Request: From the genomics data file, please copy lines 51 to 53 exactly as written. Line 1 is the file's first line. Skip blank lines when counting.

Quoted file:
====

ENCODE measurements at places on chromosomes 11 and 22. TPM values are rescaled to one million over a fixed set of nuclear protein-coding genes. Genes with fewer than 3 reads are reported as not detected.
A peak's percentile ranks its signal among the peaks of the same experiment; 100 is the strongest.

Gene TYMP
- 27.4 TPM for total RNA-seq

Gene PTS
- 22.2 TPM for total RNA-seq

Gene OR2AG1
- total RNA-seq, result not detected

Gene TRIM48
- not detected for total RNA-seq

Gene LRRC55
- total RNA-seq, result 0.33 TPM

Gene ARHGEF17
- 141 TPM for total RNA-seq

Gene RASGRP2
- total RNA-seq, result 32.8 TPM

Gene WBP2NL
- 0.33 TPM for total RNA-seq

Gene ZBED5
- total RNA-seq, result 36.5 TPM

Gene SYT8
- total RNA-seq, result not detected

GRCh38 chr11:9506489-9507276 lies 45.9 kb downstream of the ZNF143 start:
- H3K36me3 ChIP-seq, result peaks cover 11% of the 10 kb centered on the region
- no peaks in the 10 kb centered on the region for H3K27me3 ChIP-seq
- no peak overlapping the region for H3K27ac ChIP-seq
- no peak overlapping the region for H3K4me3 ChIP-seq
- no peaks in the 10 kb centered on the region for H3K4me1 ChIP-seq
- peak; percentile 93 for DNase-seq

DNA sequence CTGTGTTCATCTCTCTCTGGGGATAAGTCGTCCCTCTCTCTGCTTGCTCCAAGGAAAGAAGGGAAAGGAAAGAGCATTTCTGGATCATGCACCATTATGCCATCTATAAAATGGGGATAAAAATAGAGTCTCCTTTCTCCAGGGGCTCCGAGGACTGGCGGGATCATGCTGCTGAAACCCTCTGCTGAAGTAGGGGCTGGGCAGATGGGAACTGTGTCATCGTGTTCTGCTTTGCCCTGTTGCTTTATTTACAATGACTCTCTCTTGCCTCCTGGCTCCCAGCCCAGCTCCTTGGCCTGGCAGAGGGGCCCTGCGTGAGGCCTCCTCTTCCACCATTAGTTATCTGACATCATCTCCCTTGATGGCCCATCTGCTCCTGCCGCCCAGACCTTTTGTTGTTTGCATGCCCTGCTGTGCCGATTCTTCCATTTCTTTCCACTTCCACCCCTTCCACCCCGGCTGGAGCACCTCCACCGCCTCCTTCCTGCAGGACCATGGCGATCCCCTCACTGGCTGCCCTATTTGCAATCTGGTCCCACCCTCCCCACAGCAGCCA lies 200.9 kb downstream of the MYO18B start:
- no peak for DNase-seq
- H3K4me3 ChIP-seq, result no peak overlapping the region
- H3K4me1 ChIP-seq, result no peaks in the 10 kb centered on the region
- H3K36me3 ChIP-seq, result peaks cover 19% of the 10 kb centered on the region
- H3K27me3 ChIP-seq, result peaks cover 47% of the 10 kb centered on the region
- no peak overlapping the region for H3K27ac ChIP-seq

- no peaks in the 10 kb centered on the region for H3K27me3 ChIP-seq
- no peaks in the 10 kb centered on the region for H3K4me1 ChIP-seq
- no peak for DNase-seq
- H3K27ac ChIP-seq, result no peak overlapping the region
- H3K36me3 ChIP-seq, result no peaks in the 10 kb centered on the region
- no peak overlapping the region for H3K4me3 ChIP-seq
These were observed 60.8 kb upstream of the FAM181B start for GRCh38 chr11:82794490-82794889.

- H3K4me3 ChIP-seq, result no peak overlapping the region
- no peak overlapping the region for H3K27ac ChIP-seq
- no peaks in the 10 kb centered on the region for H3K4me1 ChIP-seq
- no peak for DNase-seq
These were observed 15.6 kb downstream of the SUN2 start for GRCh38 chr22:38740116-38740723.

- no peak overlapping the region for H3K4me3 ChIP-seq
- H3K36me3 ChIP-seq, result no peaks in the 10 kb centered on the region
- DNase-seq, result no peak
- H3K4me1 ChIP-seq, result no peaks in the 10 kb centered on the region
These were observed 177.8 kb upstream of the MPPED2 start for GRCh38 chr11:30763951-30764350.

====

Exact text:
- DNase-seq, result no peak
- H3K4me1 ChIP-seq, result no peaks in the 10 kb centered on the region
These were observed 177.8 kb upstream of the MPPED2 start for GRCh38 chr11:30763951-30764350.